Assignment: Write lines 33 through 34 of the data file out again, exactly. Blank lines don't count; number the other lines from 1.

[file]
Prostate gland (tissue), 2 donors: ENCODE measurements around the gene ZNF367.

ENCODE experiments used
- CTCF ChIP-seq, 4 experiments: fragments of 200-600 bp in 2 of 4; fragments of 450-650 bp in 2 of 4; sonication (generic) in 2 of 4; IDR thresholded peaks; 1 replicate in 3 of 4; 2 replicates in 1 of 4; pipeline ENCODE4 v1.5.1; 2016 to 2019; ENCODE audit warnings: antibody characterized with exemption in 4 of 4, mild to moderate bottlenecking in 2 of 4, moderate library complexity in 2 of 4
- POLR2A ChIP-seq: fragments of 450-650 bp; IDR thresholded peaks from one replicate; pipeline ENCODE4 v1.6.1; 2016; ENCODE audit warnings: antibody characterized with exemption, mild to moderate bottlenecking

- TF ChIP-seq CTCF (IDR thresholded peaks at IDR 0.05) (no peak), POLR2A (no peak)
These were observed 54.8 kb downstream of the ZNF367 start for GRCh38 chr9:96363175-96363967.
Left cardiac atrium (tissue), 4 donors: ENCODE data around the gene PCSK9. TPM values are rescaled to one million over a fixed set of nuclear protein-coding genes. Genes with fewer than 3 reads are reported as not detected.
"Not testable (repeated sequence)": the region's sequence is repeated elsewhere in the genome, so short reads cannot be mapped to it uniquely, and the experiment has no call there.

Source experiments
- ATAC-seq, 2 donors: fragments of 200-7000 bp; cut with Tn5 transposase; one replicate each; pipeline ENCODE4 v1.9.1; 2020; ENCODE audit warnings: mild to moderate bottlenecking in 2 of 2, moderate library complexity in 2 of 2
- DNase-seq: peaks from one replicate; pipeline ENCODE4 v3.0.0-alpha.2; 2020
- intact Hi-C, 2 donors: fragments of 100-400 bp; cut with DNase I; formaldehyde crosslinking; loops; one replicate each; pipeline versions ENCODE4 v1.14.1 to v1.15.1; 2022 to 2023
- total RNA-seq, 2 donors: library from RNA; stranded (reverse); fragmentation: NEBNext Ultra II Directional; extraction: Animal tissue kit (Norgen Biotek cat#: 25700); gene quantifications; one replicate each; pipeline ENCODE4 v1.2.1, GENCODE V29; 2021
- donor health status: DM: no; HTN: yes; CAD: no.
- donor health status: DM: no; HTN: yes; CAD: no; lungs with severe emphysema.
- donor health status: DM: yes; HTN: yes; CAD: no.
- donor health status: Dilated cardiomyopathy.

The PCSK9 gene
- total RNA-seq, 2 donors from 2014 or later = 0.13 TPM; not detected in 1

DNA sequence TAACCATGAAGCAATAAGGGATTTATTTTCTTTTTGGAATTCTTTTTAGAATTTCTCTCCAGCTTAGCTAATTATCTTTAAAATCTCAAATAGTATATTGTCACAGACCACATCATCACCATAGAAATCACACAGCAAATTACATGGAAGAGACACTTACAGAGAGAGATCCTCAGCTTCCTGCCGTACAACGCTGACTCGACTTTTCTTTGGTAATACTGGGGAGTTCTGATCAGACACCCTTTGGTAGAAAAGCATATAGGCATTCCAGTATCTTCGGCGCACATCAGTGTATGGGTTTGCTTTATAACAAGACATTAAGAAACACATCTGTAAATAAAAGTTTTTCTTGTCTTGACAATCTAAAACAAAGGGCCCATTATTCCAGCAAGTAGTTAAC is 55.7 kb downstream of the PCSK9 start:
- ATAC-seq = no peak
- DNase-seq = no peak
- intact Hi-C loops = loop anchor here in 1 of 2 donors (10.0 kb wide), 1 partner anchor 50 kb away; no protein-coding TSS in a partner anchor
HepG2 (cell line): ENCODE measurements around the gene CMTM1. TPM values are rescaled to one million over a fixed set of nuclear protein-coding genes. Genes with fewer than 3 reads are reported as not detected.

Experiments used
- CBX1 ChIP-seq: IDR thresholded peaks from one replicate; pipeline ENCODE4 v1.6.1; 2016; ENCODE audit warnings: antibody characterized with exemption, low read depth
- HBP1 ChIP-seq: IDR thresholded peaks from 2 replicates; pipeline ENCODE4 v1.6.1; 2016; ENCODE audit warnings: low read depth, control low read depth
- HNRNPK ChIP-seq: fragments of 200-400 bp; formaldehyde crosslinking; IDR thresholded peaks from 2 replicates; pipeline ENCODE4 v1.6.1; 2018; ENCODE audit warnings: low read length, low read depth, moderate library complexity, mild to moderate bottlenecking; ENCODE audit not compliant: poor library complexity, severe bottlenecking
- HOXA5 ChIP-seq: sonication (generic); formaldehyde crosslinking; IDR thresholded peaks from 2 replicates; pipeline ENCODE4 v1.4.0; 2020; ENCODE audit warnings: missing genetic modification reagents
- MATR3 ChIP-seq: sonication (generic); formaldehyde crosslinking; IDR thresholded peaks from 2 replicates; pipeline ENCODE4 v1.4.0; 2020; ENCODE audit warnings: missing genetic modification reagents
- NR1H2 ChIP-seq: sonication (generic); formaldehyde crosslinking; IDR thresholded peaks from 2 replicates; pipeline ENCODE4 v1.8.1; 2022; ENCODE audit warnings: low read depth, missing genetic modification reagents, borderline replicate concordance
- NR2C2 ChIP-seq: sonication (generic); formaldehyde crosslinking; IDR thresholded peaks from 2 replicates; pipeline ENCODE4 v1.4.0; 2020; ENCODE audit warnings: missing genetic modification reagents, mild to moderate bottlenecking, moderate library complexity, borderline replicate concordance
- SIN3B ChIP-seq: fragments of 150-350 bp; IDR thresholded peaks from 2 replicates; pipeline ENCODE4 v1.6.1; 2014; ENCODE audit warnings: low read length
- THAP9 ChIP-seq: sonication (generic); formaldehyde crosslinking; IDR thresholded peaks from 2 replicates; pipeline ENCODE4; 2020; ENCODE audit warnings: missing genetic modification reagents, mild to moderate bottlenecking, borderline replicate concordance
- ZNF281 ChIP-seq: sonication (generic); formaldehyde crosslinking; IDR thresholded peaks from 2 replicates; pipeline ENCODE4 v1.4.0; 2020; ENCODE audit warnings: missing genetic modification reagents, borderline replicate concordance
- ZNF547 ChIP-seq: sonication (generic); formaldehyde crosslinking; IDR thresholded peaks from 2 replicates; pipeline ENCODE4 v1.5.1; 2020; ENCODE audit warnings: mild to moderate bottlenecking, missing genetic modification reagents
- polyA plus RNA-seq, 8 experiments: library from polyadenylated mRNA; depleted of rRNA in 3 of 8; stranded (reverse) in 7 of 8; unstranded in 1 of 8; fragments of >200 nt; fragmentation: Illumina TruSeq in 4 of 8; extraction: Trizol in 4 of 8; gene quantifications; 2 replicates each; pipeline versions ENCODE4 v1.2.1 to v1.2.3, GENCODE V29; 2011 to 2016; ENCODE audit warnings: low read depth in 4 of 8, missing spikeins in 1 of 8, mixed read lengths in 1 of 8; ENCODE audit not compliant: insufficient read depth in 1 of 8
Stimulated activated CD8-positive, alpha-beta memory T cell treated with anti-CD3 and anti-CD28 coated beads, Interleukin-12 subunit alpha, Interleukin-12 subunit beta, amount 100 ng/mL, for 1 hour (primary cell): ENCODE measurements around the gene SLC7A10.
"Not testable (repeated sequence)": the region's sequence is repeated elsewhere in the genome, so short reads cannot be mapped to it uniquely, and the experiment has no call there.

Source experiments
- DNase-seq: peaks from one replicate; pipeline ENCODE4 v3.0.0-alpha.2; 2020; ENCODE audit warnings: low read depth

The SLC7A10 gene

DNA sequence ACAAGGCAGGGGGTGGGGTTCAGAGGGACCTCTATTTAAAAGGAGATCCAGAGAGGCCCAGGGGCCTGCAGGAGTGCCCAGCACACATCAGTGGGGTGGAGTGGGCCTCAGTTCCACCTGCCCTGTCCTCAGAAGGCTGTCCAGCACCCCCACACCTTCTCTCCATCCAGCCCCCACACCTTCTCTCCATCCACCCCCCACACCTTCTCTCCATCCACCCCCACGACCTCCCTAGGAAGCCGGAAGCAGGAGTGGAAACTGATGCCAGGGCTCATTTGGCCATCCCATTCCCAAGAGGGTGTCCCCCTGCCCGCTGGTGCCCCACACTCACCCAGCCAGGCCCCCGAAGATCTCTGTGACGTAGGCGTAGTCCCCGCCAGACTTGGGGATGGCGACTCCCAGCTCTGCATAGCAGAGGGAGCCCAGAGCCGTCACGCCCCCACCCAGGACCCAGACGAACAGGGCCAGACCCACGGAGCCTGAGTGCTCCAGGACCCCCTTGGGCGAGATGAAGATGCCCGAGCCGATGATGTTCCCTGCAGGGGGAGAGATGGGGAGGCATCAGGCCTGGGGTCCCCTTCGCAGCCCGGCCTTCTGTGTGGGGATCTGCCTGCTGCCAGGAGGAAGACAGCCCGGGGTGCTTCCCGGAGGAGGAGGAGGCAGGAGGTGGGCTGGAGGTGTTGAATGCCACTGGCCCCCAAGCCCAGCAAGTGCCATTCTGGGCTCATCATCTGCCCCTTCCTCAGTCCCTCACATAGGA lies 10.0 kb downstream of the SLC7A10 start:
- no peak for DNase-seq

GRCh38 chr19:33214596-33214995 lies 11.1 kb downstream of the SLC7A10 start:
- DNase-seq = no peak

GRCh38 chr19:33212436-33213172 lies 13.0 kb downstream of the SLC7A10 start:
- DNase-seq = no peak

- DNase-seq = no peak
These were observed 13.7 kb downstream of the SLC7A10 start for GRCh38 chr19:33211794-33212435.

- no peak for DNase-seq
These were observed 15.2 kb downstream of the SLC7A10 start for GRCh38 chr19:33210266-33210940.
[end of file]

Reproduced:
- SIN3B ChIP-seq: fragments of 150-350 bp; IDR thresholded peaks from 2 replicates; pipeline ENCODE4 v1.6.1; 2014; ENCODE audit warnings: low read length
- THAP9 ChIP-seq: sonication (generic); formaldehyde crosslinking; IDR thresholded peaks from 2 replicates; pipeline ENCODE4; 2020; ENCODE audit warnings: missing genetic modification reagents, mild to moderate bottlenecking, borderline replicate concordance